The Picture at right shows the Konus 100 sitting on a Giottos tripod and ball head.  That is a professional grade photo tripod which will work great with the spotting scope.  I tried the Konus at about 150 yards and could see the splatter target like it was right in front of me so provided the optics don't fall off drastically I should easily be able to see the hits on the splatter target at 300 yards.  The paper target (see the targets pictured above) was more difficult because the bullet holes were black on black.  I saw the hole in the white fine but could barely make out the holes on the black though I could easily see the break in the white ring between 7 and 8.  So far I'm pretty happy with the purchase.


I did receive the loading tool from Sage Outfitters.  Unlike the more expensive tool (better made) from Arizona Sharpshooters, the Sage Outfitters tool did not have the relief for over the primer pocket.  Probably not a big deal but I wanted one so I took a round file and cut the relief myself (pic left lower) and it works fine.

More stuff.  I wanted to try wiping between shots as an alternative to my blow tube so I purchased a Derlin wiping rod with integral jag designed to have a good fit with the Dave Maurer Arsenal patches.  The patches are 2" round and are made of some form of paper.  They are supposed to not stick together when wet so you can have a stack of them pre moistened with your favorite wiping solution (I'm going to try a 50/50 mix of Dex-Cool antifreeze and water).  Just put a wet patch on the jag, push it through and it falls off when it exits the barrel and you retract the cleaning rod.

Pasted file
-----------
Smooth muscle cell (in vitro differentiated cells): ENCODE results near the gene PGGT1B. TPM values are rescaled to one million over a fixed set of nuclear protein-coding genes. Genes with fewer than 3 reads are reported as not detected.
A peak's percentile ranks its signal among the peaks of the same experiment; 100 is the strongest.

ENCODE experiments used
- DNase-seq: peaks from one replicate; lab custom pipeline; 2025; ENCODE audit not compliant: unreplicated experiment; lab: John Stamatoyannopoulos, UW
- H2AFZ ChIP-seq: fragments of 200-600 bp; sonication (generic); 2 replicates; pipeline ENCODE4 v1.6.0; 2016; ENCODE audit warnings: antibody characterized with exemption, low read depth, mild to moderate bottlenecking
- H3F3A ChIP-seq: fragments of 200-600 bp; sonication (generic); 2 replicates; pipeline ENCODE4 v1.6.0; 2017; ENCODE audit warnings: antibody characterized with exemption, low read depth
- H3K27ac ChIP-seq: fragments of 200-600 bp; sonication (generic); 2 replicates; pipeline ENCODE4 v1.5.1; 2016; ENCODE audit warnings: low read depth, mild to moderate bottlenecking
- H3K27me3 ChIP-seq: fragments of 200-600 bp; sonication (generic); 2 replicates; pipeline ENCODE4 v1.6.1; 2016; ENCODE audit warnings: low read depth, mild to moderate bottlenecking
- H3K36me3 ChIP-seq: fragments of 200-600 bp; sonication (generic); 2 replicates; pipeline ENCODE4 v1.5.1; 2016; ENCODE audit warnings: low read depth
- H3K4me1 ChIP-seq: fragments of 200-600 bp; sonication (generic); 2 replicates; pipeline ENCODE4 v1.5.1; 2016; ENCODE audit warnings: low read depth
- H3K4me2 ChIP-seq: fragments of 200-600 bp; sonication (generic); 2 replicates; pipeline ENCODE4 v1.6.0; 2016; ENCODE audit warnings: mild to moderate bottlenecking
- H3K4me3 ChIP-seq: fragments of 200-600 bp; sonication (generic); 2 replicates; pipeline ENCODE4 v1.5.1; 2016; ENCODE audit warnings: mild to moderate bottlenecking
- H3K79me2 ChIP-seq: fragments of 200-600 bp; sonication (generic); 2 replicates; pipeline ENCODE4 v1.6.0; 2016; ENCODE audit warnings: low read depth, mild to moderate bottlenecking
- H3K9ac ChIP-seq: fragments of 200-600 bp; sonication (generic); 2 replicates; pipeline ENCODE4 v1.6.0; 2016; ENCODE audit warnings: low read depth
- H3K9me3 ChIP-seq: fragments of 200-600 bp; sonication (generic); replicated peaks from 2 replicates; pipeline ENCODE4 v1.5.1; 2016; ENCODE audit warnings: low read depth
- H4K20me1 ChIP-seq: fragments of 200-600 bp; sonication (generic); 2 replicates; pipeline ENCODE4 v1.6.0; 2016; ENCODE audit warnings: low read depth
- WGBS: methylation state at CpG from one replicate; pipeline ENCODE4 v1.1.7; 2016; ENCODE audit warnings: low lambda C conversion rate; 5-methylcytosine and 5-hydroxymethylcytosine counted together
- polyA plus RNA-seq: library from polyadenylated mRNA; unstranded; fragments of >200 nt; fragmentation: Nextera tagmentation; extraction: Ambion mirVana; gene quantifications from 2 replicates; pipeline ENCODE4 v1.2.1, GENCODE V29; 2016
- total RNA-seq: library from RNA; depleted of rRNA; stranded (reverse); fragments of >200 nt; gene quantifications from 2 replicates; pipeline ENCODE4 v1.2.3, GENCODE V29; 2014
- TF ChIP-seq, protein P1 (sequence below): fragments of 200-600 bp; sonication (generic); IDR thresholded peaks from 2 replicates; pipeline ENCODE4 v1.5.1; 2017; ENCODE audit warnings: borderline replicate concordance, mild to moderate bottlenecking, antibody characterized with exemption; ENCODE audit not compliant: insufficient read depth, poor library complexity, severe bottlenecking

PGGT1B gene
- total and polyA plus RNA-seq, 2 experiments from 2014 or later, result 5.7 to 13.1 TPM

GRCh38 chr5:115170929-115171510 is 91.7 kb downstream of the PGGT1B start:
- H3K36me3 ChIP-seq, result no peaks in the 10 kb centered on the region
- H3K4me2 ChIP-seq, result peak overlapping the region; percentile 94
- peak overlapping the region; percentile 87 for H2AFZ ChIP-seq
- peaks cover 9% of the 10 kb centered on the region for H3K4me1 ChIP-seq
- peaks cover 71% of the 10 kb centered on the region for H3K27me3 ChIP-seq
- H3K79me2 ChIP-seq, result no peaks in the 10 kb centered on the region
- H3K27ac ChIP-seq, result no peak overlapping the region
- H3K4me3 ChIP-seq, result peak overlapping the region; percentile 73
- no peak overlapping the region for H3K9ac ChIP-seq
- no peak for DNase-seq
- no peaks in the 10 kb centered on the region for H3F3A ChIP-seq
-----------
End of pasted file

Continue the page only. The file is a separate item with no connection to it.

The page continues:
Here you can see the size of the rod in my 30" barrel.

UPDATE 3/24/12

I forgot to mention the Delrin Cleaning Jag I bought from Arizona Sharpshooters.  It is design for a tight fit so to force the patch into the grooves to better remove lead and fouling.  In the first picture you can see the 45 caliber delrin jag next to a traditional 45 cal brass jag, notice that the delrin jag is larger, .408 in diameter to be exact.  This means that you will likely not be able to just push your rod down your barrel as it will be too tight.  The compressibility of the delrin really shoves the patch into the grooves and you will likely need to tap your rod with a hammer to push it through your barrel.  I start with a short section and then add a section to it as I need until it's through the barrel.  I think it works great. (sorry, too lazy to grab the tripod for this shot)


I purchased a tumbler from Harbor Fright, couldn't resist the $39 price tag, as well as some ceramic media from Sage Outfitters.  Here are pictures of the machine and media of the media.

UPDATE 3/23/12
Here are a couple of pics to show you how much brass you can clean at one time in the dual tumbler, as well as how clean they come out.  The photo at left shows the two 3lb tumbler barrels each with a pound and a half of media.  I can clean sixty 45 colt cases in each barrel or as pictured, seventy (35 each barrel) pieces of 45/70 brass.  notice how both the insides and primer pockets are cleaned.  All this brass has been shot 2-3 times and all of it annealed before this last firing/cleaning.  This has been a great investment, $39 for the tumbler and $35 for the media.  With my vibratory tumbler I find that almost every 45/70 primer hole has a piece of media stuck in it so I was cleaning with the primers still in.  Now I can decap and get the entire case clean without worrying about the primer holes.